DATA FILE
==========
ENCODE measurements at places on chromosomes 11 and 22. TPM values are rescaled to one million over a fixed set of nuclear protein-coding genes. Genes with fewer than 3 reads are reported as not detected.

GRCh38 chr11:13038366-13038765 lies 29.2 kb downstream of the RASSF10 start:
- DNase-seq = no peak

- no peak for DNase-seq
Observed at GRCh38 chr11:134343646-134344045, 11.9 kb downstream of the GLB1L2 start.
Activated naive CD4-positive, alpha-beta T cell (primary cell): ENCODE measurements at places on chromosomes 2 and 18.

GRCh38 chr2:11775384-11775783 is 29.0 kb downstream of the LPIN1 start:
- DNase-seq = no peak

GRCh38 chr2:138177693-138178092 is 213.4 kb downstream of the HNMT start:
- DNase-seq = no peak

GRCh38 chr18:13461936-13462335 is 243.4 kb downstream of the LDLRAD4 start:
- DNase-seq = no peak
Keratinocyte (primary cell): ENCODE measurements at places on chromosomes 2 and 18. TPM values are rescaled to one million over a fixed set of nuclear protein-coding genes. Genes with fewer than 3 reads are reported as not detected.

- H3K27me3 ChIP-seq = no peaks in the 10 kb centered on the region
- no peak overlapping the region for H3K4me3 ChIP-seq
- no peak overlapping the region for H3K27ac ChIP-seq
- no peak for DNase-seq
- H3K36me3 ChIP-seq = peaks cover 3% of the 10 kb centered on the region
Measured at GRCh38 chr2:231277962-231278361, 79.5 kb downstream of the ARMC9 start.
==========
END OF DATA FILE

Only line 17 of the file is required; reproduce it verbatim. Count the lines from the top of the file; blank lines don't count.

- no peak for DNase-seq